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Wiegedood – There’s Always Blood at the End of the Road

wiegedood – there’s always blood at the end of the road


A long awaited fourth studio album from Belgian Black Metal triumvirate Wiegedood, and their first since 2018’s trilogy ending ‘De doden hebben het goed III’. ‘There’s Always Blood at the End of the Road’ starts a new journey for the band but one thing has remained the same is the label backing from Century Media.

Apocalyptic opener ‘FN SCAR 16’ has a maniacal wasteland glow about it; all mesmerizing riffs and blazing guitar rhythms similar to ‘Aura’ era Bolzer, whilst in the background drummer Wim Sreppoc keeps up a tremendously frenetic and blistering pace. There is something very hypnotic and intriguing about the guitar leads; the darkness and steel of them, their directness but also the hint of danger and challenge. And these qualities roar onwards into ‘And in Old Salamano’s Room, the Dog Whimpered Softly’, (A song written about the bleak novella by Albert Camus in 1942 called The Stranger) though after more harrowing and destructive onslaught, things settle into a slower, chugging groove as the band cast a darker pall into the atmosphere of the album. That isn’t really surprising though when you consider the tone of the novella. And the bleak concepts and moods don’t end there, as ‘Noblesse oblige richesse oblige’, meaning that nobility extends beyond mere entitlement, requiring people who hold such status to fulfil social responsibilities, a laughable concept when you consider the state of the world and the upper echelons.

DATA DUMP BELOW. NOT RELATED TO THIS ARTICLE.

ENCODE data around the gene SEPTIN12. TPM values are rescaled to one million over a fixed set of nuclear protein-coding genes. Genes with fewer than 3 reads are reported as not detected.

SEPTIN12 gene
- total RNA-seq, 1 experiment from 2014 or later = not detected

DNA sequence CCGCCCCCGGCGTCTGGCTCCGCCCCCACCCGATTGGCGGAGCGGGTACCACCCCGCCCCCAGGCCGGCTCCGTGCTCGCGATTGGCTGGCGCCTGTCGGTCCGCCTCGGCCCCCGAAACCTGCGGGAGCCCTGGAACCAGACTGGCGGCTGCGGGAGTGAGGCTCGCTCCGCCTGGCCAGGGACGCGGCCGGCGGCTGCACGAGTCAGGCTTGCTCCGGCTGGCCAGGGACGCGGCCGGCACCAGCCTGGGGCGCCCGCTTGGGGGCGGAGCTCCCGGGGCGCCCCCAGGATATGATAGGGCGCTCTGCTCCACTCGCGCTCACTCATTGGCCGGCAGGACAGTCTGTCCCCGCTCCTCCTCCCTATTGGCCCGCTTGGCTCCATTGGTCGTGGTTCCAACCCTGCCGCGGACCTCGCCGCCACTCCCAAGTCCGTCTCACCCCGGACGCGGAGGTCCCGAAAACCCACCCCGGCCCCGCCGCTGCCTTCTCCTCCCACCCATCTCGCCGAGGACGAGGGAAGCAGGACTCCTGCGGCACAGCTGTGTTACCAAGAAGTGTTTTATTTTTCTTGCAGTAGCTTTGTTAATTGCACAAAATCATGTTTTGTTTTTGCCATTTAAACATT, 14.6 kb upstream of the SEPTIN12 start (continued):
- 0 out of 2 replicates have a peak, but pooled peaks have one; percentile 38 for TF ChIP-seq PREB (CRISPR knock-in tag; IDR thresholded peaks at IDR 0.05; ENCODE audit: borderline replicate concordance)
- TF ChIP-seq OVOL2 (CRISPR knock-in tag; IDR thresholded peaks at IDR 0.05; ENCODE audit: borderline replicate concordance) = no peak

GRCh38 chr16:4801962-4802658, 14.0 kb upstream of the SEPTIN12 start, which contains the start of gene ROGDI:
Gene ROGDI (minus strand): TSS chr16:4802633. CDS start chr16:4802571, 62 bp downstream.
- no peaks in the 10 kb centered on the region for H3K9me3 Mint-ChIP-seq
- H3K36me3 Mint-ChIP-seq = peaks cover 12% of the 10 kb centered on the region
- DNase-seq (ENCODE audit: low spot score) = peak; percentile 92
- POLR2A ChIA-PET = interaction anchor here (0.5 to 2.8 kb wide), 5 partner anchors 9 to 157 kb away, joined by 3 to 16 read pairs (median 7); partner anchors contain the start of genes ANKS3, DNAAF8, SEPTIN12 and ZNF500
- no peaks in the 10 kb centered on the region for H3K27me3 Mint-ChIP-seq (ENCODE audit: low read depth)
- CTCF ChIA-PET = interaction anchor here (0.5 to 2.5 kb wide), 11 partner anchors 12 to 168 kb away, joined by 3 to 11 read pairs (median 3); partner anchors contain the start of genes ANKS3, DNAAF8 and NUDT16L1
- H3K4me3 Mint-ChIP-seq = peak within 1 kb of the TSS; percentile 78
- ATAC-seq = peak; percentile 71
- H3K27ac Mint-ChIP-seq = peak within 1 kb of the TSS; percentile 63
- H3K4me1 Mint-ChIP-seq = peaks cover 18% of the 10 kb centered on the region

Despite being forty five minutes in length, ‘There’s Always Blood at the End of the Road’ absolutely flies by, and despite having listened to it five times already I can still glean certain things revealing themselves to me each time, such as the atmospheric splendour hidden within the rampaging hostility of ‘Now Will Always Be’ or ‘Wade’. One thing that was apparent after just one listen to the album though was its sheer quality in terms of musicianship, songcraft and overall creativity.

Century Media

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